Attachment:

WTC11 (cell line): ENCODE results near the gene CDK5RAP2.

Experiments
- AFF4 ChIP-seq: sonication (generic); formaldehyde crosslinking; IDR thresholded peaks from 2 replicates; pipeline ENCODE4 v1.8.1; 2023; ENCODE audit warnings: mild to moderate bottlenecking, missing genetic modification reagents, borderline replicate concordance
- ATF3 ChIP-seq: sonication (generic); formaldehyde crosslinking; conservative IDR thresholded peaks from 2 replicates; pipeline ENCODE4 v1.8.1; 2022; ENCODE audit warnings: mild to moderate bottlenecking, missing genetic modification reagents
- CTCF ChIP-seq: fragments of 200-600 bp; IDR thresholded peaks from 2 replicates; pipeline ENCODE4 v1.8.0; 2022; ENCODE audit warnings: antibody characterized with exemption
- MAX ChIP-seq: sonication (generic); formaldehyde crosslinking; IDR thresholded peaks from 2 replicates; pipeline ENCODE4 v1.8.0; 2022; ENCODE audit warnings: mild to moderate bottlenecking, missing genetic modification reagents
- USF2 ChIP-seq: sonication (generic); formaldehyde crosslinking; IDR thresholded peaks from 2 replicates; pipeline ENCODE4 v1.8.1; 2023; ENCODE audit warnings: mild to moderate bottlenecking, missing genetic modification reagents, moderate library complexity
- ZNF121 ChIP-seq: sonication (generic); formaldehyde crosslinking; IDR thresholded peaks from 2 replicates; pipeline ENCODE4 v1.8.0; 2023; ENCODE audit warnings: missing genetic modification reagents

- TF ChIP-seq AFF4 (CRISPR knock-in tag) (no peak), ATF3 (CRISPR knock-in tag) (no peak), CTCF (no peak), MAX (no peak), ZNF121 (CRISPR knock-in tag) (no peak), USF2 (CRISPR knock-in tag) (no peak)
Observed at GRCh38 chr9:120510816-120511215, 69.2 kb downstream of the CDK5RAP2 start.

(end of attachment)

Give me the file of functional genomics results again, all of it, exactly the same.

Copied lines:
WTC11 (cell line): ENCODE results near the gene CDK5RAP2.

Experiments
- AFF4 ChIP-seq: sonication (generic); formaldehyde crosslinking; IDR thresholded peaks from 2 replicates; pipeline ENCODE4 v1.8.1; 2023; ENCODE audit warnings: mild to moderate bottlenecking, missing genetic modification reagents, borderline replicate concordance
- ATF3 ChIP-seq: sonication (generic); formaldehyde crosslinking; conservative IDR thresholded peaks from 2 replicates; pipeline ENCODE4 v1.8.1; 2022; ENCODE audit warnings: mild to moderate bottlenecking, missing genetic modification reagents
- CTCF ChIP-seq: fragments of 200-600 bp; IDR thresholded peaks from 2 replicates; pipeline ENCODE4 v1.8.0; 2022; ENCODE audit warnings: antibody characterized with exemption
- MAX ChIP-seq: sonication (generic); formaldehyde crosslinking; IDR thresholded peaks from 2 replicates; pipeline ENCODE4 v1.8.0; 2022; ENCODE audit warnings: mild to moderate bottlenecking, missing genetic modification reagents
- USF2 ChIP-seq: sonication (generic); formaldehyde crosslinking; IDR thresholded peaks from 2 replicates; pipeline ENCODE4 v1.8.1; 2023; ENCODE audit warnings: mild to moderate bottlenecking, missing genetic modification reagents, moderate library complexity
- ZNF121 ChIP-seq: sonication (generic); formaldehyde crosslinking; IDR thresholded peaks from 2 replicates; pipeline ENCODE4 v1.8.0; 2023; ENCODE audit warnings: missing genetic modification reagents

- TF ChIP-seq AFF4 (CRISPR knock-in tag) (no peak), ATF3 (CRISPR knock-in tag) (no peak), CTCF (no peak), MAX (no peak), ZNF121 (CRISPR knock-in tag) (no peak), USF2 (CRISPR knock-in tag) (no peak)
Observed at GRCh38 chr9:120510816-120511215, 69.2 kb downstream of the CDK5RAP2 start.